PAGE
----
Findings from a recent scientific study of the waters of Scotland’s Loch Ness, suggest the famed Loch Ness Monster may be real—possibly a long-necked plesiosaur that survived from the age of the dinosaurs, or a sturgeon or giant catfish.
Saline resident Jim Peters knows better. “Of course “Nessie” is real, and so is her long lost cousin, Saline’s own Millie the Mill Pond Monster and her family—hubby Angus, and children Patrick and Moira,” he said.
“They’ve been in Scotland visiting Nessie, but they’re starting to make their way across the Atlantic and making good time to arrive in Saline for this year’s Saline Celtic Festival on July 12 and 13,” he added, possibly with his tongue firmly in his cheek. “The Saline River might be a bit of a tight squeeze for them, but once they reach the Mill Pond, they’ll be ready to greet festival visitors and enjoy two days of Celtic fun.”
Last year, Peters and his wife Geraldine took a trip to Ireland and Scotland, and visited Loch Ness. “I looked and looked but all I saw was a model, but I’m sure Nessie was frolicking in the loch, with Millie and her family,” he said.
Millie was “born” on a paper napkin in a beer tent in the early years of the festival, and created by Peters, a retired engineer, in his garage. The “children” followed soon afterwards, and Angus joined them last year. The mechanical marvels that—with the help of Peters and a team of volunteers—rise from the Mill Pond and delight festivalgoers, have fans worldwide.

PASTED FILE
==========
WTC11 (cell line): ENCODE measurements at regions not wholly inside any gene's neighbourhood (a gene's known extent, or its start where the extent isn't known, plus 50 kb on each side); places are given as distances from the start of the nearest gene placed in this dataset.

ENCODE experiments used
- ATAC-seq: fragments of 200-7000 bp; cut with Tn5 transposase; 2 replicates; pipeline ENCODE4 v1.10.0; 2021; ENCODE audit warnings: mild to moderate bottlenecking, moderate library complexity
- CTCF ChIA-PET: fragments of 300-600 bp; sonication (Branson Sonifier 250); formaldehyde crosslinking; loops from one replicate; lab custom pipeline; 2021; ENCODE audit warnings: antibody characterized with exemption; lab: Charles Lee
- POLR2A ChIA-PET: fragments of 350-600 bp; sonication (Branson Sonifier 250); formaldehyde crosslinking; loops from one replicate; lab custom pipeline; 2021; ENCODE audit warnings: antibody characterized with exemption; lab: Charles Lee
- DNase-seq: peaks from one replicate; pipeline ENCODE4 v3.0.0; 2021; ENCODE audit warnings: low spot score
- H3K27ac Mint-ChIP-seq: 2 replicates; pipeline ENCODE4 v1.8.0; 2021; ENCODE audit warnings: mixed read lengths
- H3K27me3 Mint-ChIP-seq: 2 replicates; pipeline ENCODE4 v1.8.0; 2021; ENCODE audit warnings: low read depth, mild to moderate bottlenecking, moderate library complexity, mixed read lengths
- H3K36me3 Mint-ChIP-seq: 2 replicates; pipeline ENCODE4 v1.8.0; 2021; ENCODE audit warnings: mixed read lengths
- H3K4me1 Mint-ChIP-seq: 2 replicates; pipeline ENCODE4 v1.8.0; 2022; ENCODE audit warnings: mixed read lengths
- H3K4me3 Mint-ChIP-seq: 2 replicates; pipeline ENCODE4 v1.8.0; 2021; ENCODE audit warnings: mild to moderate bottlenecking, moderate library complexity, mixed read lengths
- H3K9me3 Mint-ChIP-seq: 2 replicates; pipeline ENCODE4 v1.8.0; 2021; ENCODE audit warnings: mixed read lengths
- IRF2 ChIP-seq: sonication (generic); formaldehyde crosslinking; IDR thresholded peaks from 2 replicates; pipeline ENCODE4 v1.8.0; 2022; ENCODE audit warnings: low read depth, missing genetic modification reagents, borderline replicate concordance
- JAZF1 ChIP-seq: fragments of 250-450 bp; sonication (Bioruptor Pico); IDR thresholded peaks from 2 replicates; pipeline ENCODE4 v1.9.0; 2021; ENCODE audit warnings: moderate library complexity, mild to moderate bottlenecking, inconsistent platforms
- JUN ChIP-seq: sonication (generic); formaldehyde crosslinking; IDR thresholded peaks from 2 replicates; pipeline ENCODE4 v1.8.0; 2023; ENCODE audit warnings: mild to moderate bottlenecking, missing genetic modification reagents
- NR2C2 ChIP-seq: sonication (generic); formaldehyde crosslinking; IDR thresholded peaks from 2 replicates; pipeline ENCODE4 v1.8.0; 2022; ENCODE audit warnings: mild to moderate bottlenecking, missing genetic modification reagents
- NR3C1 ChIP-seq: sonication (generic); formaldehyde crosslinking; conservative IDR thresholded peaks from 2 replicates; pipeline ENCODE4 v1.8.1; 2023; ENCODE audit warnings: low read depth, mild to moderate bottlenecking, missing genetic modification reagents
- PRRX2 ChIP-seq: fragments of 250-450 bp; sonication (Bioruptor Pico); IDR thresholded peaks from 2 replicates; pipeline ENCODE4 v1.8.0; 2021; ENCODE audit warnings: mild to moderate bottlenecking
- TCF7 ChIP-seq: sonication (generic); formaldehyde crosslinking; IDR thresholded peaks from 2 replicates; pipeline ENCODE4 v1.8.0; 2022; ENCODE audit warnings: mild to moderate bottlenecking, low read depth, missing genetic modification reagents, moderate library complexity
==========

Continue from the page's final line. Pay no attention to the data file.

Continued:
Peters and his wife recently headed to Europe for a Rhine River cruise. “I thought about taking Millie and putting her behind the boat to scare the heck out of people but she wouldn’t fit on the plane,” he said with a smile. “The Europeans have a few river legends of their own but none as cool as a Loch Ness Monster.”
Peters has made a few tweaks on Millie’s radio controlled smoke systems this year. He also has built a cutout of a unicorn for the Wee Folks area, and made a Viking crew to go inside the “Viking ship” (aka Peters’ canoe). “Last year we had the Lady of the Lake” and “Sword in the Stone” props from the legends of King Arthur," Peters said. "If I could find a way to work Bigfoot into this festival I would do so!”
In addition to Millie and her family of monsters, the Saline Celtic Festival offers music from Black Murray, Crossbow, Thunderwüde, Brother Crowe, House of Hamill, Codgers, Paddy’s Cure, The Barley Saints, Nessa, Saline Fiddlers, and Chelsea House Orchestra; as well as pipe bands, ancient athletics, jousting, historical re-enactments, dance troupes, Highland dance competition, sheep herding, textiles and weavers, Wee Folks Island, clans, and much more.
For complete information, visit www.salineceltic.org.